Tuesday, October 25, 2011
What is Biodegradable Plastic anyway?
By: Lisa Fletcher, Tofino
The other day, a friend of mine commented on the number of green doggie bags she'd noticed littered along the beach. Granted, no one likes the sight of or to step in dog poo, but somehow wrapping it up in a neat little package and leaving it on the beach doesn't make sense either. This got me thinking about these biodegradable plastic bags. Do they really breakdown completely, even in our chilly Pacific Ocean? We've definitely come a long way with the use of plastic bags, but this whole 'biodegradable' phenomenon has somehow managed to ease people's minds without a second thought.
First, a few terms: Degradable is given to a substance that can be broken down by natural processes into smaller parts, with no time frame for when it will break down. Everything is 'degradable' eventually, even if it takes 1000's of years.
Photodegradable is given to a substance that breaks down with exposure to ultraviolet light (uv). Biodegradable materials can be broken down completely by naturally occurring microorganisms (bacteria, fungi, and algae) and converted in raw materials of nature. Compostable refers to something being biodegradable within in a certain time frame, under typical composting conditions.
Until recently, plastics were commonly used. We now know that plastics, being made from oil, may not be the most sustainable solution. They are harmful to wildlife and can take 1000's of years to decompose. As a 'greener' solution, biodegradable plastics have been manufactured from a variety of materials, including starch-based polymers (potato, corn, wheat or tapioca starch), polyester (still made from oil products), water-soluble polymers, polymers that degrade with light or oxygen, or a blend of these.
Two very common types of biodegradable plastics are oxo-biodegradable and hydro-biodegradable. Oxo-biodegradable plastics are usually still made from an oil by-product but contain an additive, allowing them to break down in the presence of oxygen to be consumed by microorganisms. Hydro-biodegradable plastics are starch-based plastics (sometimes a blend with oil-based material) that degrade with moisture. Bags made of 100% cornstarch can break down very quickly in the right conditions. The more starch in the blend, the faster it will degrade. However, the controversy with starch products is similar to that of the bio-fuel debate; food crops for non-food use. Although hydro-biodegradable plastics tend to degrade faster, oxo-biodegradable plastics are used more often because they are less expensive and easier to manufacture.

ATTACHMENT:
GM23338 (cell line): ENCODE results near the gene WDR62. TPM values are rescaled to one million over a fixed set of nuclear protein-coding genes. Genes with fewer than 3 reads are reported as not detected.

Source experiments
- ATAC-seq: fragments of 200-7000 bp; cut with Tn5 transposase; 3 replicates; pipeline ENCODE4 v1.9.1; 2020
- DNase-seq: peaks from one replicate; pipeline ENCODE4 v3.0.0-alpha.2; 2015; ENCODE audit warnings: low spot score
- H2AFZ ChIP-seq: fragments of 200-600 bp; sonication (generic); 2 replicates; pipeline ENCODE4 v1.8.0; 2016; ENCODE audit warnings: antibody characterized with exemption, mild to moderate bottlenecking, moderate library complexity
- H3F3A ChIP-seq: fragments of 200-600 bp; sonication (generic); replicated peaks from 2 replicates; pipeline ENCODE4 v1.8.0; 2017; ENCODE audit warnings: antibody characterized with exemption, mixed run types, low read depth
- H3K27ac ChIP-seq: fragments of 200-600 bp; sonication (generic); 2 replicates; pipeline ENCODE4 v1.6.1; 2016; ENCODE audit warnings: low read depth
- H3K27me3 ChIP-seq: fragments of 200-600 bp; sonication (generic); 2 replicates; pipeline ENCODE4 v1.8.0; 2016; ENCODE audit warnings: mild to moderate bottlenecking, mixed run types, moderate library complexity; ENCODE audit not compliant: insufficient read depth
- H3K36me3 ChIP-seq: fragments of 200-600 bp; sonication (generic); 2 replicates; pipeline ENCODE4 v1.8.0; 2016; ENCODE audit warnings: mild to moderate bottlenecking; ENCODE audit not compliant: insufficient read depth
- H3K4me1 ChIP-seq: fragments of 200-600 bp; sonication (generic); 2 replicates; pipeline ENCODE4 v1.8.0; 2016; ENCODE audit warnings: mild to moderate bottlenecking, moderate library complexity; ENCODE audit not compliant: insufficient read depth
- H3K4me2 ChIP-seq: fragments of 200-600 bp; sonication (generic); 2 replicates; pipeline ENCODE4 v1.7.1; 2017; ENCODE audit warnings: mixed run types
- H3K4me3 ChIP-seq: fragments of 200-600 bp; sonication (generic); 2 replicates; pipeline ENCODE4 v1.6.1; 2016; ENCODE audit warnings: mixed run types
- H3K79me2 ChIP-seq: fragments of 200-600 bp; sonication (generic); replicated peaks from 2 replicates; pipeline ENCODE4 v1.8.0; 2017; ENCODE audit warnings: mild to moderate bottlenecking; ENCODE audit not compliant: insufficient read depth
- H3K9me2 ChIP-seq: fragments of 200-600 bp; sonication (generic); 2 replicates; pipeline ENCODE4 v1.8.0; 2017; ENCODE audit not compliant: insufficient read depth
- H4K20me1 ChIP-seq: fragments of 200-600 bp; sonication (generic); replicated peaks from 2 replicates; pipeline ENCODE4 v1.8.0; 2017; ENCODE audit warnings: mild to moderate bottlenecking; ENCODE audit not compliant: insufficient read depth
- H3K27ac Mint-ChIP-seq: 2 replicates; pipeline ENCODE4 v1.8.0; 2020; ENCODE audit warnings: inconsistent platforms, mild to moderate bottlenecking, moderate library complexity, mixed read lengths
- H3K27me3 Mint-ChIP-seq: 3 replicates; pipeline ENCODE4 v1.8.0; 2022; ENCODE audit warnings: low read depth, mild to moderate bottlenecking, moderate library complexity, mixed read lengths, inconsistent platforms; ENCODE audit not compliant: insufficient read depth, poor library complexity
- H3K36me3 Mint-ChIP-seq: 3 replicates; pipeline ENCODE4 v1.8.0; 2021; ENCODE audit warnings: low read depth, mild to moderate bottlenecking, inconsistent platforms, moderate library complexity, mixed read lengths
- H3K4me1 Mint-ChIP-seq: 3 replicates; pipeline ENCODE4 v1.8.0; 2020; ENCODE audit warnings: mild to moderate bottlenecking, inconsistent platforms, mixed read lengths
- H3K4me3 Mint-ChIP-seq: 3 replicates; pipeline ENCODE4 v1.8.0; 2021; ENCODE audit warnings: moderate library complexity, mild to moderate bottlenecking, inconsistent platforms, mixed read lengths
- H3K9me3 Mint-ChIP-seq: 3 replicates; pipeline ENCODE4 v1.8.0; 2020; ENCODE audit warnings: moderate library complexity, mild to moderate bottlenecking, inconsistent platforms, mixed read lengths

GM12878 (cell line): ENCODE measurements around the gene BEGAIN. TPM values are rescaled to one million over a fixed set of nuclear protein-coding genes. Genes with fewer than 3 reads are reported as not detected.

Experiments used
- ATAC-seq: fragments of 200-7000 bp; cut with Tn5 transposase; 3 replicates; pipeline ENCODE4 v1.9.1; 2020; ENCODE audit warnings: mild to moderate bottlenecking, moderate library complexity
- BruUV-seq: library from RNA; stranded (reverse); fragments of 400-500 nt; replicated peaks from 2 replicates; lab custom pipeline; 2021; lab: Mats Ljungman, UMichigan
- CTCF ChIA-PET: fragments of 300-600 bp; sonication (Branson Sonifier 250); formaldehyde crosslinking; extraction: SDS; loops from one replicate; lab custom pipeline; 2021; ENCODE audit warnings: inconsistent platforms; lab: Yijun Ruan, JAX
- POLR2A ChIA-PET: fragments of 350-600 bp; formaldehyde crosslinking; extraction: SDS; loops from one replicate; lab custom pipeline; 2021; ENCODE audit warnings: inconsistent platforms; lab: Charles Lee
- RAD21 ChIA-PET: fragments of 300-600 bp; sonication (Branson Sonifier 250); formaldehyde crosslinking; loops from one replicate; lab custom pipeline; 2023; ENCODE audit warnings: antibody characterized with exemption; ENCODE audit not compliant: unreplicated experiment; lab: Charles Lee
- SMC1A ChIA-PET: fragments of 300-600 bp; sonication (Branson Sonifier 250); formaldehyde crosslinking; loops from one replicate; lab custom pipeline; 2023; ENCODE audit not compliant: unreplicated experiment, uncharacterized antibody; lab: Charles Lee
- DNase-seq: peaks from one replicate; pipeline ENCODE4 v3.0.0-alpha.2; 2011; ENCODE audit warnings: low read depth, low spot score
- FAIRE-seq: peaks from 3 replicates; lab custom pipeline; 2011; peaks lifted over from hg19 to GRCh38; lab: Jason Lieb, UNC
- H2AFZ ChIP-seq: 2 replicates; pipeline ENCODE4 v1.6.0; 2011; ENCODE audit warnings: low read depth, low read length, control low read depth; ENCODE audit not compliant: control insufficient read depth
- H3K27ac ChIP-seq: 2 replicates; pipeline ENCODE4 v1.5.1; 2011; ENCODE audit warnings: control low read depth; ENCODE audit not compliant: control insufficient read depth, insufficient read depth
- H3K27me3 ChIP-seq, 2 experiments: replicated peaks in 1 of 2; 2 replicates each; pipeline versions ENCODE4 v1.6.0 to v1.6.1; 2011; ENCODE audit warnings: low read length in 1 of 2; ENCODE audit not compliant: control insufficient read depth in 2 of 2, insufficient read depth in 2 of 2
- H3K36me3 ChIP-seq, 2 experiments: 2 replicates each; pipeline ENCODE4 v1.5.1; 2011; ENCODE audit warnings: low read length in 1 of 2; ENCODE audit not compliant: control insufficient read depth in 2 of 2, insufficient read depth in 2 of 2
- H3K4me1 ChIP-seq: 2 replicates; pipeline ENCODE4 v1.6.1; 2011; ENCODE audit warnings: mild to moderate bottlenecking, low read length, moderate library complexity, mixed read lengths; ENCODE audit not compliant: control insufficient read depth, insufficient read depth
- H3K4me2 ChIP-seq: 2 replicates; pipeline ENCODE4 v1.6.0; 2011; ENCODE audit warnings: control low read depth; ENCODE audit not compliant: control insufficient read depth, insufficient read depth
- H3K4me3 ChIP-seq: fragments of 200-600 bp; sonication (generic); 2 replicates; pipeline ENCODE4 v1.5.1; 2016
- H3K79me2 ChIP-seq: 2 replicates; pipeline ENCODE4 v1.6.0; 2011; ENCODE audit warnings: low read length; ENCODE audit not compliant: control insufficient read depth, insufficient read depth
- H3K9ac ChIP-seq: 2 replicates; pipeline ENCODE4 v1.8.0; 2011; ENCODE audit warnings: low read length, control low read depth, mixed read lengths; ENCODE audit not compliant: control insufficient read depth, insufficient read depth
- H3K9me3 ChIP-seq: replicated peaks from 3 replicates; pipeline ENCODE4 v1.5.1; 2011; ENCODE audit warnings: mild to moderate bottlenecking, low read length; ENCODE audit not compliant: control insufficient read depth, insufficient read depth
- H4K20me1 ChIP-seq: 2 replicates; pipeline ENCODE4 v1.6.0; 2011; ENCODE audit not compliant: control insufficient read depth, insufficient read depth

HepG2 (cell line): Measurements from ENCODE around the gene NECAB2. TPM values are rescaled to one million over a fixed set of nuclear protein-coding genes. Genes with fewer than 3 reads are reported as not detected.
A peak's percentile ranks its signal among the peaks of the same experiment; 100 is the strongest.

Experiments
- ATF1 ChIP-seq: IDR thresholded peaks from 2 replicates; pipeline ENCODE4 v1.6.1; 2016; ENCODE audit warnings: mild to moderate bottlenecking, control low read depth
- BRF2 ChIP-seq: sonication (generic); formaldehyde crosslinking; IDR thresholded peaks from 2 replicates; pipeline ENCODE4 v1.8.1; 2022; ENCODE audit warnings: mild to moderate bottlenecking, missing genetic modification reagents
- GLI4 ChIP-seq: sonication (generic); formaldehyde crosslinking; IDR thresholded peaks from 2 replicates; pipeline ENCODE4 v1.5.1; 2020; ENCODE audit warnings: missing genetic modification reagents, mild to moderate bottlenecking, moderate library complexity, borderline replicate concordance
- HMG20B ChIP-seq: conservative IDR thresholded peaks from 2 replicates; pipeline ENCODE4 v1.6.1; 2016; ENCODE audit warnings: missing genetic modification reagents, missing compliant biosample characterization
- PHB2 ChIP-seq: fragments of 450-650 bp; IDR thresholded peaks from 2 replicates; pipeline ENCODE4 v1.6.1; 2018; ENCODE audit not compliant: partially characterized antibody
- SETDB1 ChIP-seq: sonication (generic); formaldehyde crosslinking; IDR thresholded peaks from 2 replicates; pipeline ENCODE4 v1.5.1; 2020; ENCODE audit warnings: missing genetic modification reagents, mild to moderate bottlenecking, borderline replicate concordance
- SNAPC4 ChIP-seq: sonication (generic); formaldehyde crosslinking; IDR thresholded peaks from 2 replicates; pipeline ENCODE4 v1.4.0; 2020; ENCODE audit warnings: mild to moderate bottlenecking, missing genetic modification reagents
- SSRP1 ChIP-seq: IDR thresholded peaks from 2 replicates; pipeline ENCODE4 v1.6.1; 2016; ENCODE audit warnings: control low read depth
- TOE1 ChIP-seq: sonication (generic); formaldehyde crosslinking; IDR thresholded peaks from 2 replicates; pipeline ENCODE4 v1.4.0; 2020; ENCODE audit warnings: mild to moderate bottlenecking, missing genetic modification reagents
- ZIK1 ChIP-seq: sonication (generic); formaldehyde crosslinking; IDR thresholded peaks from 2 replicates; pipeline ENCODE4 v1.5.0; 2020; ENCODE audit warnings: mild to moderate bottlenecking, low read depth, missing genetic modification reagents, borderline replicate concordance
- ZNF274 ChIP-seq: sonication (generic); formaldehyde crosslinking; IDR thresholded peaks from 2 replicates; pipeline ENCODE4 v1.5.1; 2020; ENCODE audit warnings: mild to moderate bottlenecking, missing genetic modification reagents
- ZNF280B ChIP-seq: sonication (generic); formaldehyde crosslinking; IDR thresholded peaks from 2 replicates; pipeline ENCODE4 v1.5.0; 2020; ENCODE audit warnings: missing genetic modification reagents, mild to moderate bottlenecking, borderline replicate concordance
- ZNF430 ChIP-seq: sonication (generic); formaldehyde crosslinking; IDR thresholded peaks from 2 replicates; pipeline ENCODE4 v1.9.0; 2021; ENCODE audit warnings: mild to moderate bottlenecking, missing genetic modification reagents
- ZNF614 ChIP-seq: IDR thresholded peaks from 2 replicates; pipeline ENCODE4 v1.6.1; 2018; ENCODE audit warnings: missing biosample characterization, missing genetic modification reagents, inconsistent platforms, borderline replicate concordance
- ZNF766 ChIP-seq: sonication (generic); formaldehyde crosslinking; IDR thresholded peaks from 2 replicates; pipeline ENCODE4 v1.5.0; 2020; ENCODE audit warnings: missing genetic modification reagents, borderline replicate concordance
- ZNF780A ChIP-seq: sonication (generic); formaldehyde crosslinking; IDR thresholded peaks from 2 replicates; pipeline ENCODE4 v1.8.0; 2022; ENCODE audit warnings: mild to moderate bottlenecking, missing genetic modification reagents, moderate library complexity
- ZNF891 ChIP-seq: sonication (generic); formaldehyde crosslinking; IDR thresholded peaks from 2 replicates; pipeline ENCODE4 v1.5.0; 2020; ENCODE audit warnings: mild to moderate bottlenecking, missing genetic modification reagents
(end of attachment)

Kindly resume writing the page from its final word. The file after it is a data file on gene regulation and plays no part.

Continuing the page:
Common misconceptions of these 'green' solutions are that they can be recycled, composted or sent to the landfill where they will completely breakdown. Unfortunately, this is not always the case. Biodegradable plastics vary in the rate that they degrade and in their effects on the environment, depending on what they are made from. Many products cannot be recycled because there are few facilities set up for it. If they are added to regular plastic recycling, they can 'contaminate' the process because they are made from different substances. Plastic bags labeled "compostable" have passed a standard test to break down within a specific time period. For plastics to be compostable they must:
1.Break down into carbon dioxide (CO2), water and biomass.
2.Decompose at the same rate as other compostable materials (like plants).
3.Not emit any type of toxin into the environment.
Of course, each compost time varies depending on substances, amount of air it receives, and how often it is turned. As for sending things to the landfill, in all reality anything bio?degradable that ends up in a landfill probably does not get enough oxygen, sun, or dirt (or microorganisms) it needs to return to the earth naturally. Most gets buried and therefore stays relatively intact (this is why you can find newspapers from 20 years ago). Some landfills are now actually being designed to promote biodegradation through the injection of water, oxygen, and even microbes, which could potentially even be marketable for soil.
The topic of biodegradable plastics is pretty complicated. It seems the more heat, moisture, and air there is, the faster things will degrade. As for the little green bags, I'm not sure how they decompose in the frigid waters of the Pacific Ocean, but they do have 'Do Not Litter' written right on them. Ultimately it is up to consumers to find out the proper disposal methods of biodegradable plastics. It seems to me that by reducing our dependency on plastics, whether they are biodegradable or not, is part of the solution.
After finishing years of university, Lisa finally gets to save the world!